The Hurricane Story:
The Presence of God in the Struggle
By Kevin LaNave
It was about midway through a semester-long course I was teaching on issues of justice and peace. I believe that such courses should not just be a constant study of stories and information -- that people need to pause periodically to listen to what’s happening within each of us as we travel the journey. So I set aside a class period for reflection, prayer and sharing about “how this journey is currently affecting you.” At the end of the period, a student handed me the following note:
I was stunned -- for while I had frequently heard people express a strong sense of being overwhelmed by the reality, extensiveness, and complexity of injustice, and a sense of personal powerlessness in the face of it, I had never before heard it expressed so deeply, and poetically. I knew I had to respond, but wasn’t sure what to say. If you had been in my shoes, what message would you offer to the student?
I decided to begin by affirming his sharing -- that I deeply appreciated his openness, honesty, and depth. I’ve learned that communicating a sense of ‘being heard’ is vital. But I’ve also learned that he needed more than that from me.
When I reflect on my own journey, as an educator on justice and peace and as a person dealing with the call to live justly in my own life, I remember a time when my anthem was “You can make a difference!” But I knew that if I just wrote this to him, he could just write back, “Didn’t you listen? All I can do is breathe a little bit into it.”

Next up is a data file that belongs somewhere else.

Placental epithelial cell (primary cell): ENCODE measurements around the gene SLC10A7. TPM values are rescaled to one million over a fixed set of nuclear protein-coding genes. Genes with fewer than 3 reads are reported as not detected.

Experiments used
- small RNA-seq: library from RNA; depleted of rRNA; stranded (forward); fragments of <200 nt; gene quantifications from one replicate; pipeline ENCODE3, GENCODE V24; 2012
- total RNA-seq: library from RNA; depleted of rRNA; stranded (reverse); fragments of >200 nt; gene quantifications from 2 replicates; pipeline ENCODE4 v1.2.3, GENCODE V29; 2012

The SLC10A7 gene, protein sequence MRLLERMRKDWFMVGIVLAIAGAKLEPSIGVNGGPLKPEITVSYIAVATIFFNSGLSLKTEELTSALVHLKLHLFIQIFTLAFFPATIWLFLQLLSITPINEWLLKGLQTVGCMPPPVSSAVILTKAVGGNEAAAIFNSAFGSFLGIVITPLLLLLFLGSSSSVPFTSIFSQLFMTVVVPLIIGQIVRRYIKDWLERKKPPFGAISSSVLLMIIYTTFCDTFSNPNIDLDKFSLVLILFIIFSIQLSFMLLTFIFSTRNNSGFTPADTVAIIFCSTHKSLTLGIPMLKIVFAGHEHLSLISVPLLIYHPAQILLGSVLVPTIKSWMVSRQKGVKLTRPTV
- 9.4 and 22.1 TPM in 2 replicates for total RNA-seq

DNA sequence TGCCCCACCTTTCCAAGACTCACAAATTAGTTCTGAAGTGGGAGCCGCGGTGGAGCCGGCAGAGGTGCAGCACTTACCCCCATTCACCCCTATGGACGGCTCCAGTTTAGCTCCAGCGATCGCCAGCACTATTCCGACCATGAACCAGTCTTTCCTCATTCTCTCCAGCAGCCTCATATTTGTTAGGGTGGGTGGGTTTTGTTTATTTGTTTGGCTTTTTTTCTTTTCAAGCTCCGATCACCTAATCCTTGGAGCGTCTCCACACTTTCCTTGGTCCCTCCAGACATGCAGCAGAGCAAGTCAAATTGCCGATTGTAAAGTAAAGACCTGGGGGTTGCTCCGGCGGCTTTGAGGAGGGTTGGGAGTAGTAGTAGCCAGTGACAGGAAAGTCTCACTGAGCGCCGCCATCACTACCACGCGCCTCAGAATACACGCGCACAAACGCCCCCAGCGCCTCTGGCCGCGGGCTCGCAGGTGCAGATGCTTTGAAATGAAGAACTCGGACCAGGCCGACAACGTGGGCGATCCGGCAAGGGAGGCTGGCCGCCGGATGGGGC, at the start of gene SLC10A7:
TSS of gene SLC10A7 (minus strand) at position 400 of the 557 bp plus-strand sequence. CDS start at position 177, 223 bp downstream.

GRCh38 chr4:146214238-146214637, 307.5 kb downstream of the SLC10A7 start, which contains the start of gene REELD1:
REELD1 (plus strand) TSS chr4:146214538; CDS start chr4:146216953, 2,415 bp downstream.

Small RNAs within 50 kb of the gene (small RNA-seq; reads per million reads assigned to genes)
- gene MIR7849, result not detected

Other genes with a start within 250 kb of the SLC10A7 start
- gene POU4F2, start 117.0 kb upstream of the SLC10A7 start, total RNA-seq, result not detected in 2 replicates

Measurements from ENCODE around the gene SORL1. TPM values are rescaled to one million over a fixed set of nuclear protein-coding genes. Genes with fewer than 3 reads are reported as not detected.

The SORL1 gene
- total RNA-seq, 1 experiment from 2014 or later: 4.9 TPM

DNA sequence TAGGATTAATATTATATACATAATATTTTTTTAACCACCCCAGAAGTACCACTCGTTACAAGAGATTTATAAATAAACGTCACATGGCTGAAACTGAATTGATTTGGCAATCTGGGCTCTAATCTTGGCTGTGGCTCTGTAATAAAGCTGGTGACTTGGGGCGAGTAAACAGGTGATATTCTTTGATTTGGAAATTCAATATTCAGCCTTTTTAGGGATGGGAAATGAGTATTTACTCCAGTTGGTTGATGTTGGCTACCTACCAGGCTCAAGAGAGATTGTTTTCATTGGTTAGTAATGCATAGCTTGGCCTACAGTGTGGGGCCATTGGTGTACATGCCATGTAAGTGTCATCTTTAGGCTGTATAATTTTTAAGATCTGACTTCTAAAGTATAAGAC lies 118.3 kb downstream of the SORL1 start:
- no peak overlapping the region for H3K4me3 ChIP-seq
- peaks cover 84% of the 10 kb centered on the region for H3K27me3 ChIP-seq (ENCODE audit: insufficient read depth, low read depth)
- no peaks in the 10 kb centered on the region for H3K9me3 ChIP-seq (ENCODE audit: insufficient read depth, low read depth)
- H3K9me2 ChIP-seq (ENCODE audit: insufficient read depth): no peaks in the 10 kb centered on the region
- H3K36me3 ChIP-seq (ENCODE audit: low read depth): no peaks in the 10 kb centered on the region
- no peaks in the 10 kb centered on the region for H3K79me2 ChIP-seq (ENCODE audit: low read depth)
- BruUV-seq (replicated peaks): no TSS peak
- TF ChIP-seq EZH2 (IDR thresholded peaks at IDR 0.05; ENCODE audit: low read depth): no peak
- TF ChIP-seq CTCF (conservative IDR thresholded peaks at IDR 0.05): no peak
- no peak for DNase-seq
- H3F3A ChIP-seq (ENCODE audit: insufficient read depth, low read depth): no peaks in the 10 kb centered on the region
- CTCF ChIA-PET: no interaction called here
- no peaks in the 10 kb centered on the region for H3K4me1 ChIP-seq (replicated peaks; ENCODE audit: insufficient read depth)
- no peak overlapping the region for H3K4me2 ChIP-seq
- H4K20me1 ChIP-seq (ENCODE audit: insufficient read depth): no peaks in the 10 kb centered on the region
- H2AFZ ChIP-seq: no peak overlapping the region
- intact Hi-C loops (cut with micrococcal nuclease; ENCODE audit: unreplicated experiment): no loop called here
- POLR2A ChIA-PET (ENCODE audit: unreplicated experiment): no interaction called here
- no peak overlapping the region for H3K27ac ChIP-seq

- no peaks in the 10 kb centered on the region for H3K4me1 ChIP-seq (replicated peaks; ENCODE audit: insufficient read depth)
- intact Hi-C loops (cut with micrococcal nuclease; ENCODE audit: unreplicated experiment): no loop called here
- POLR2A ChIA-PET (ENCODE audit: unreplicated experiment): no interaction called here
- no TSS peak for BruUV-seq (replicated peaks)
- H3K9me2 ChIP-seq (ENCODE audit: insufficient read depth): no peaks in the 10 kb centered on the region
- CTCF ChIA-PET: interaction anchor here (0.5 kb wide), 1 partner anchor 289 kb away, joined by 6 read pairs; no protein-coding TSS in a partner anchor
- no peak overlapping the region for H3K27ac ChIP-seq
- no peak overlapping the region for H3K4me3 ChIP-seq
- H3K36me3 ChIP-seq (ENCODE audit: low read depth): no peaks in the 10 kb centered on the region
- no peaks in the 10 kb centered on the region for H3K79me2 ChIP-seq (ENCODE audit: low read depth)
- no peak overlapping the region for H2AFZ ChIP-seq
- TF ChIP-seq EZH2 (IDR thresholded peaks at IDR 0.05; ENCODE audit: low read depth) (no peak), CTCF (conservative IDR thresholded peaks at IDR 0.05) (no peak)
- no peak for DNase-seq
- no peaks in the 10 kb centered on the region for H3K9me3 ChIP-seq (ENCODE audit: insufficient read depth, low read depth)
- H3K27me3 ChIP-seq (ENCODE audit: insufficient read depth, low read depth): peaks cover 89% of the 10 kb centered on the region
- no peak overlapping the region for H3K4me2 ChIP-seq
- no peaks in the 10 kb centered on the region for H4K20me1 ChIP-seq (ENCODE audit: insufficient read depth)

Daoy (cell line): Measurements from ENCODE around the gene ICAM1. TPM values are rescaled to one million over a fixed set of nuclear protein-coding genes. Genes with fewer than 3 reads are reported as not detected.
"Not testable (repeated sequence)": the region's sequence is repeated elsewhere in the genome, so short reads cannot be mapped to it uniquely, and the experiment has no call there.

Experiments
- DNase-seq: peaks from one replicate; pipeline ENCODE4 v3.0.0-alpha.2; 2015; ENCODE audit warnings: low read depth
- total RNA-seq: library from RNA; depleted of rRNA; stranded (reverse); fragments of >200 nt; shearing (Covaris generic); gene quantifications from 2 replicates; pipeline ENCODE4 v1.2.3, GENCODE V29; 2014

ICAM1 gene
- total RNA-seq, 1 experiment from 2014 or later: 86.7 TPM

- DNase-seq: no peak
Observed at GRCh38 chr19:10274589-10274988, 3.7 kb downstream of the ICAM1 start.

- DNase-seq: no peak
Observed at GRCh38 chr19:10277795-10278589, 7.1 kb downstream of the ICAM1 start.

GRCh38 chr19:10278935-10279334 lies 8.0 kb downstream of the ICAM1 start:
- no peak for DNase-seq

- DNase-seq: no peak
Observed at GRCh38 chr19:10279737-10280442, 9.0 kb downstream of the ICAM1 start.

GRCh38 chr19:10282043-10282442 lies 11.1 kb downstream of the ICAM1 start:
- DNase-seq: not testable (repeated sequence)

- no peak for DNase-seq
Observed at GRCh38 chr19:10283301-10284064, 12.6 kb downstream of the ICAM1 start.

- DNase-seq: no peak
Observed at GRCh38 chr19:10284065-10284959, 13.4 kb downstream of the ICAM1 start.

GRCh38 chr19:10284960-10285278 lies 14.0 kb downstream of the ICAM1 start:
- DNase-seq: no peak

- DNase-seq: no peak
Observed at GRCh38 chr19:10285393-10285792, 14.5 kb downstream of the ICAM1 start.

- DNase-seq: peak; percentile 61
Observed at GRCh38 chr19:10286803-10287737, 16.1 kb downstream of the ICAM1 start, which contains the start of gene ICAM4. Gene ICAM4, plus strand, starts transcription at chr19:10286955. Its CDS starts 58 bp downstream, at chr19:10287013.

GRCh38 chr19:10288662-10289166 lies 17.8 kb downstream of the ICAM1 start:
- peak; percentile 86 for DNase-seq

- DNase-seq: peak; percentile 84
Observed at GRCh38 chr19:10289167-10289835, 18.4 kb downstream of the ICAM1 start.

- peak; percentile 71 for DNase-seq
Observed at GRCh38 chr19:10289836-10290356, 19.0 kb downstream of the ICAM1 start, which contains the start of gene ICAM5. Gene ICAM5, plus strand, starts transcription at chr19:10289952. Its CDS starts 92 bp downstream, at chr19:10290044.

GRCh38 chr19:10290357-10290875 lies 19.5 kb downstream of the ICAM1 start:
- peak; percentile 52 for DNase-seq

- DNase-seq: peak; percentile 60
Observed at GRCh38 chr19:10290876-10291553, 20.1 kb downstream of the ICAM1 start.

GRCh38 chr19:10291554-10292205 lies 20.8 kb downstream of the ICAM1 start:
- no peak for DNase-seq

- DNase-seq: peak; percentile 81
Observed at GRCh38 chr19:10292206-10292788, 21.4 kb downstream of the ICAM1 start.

I remembered how that “individualistic message” has given way in my journey to a sense of “communal response-ability”. So I decided to write instead, “What happens when you reflect on the fact that you are not alone on the beach -- that there are others, countless others, who are standing there with you, breathing in the same direction?” As I wrote, I thought of experiences that have shown me how powerful communal activity and life for justice can be, and how inspired I’ve been when I’ve considered how such communities can stretch beyond space and time, including those who have ‘gone before us, marked with the sign of faith in justice.’
I sensed that image could be helpful to him; but I also sensed that even this alternative anthem of “We can make a difference!” was insufficient. What if he wrote back to me, “Think about it. A hurricane can destroy all of us.”? I struggled to search deeper -- and I began to notice some messages I had heard, but in a different way than I had thought of them before:
When I shared this image with a group of students a couple of years later, one student responded, “You could get crucified doing that.” I paused, then smiled, and said, “You’re right.” In the face of the hurricane of injustice, I have come to believe that deeper than the message of “I can make a difference” and “we can make a difference” is the message that “there is a reality greater than ourselves that is making a difference” -- and that this reality invites us to say “yes”, to “participate” in the process.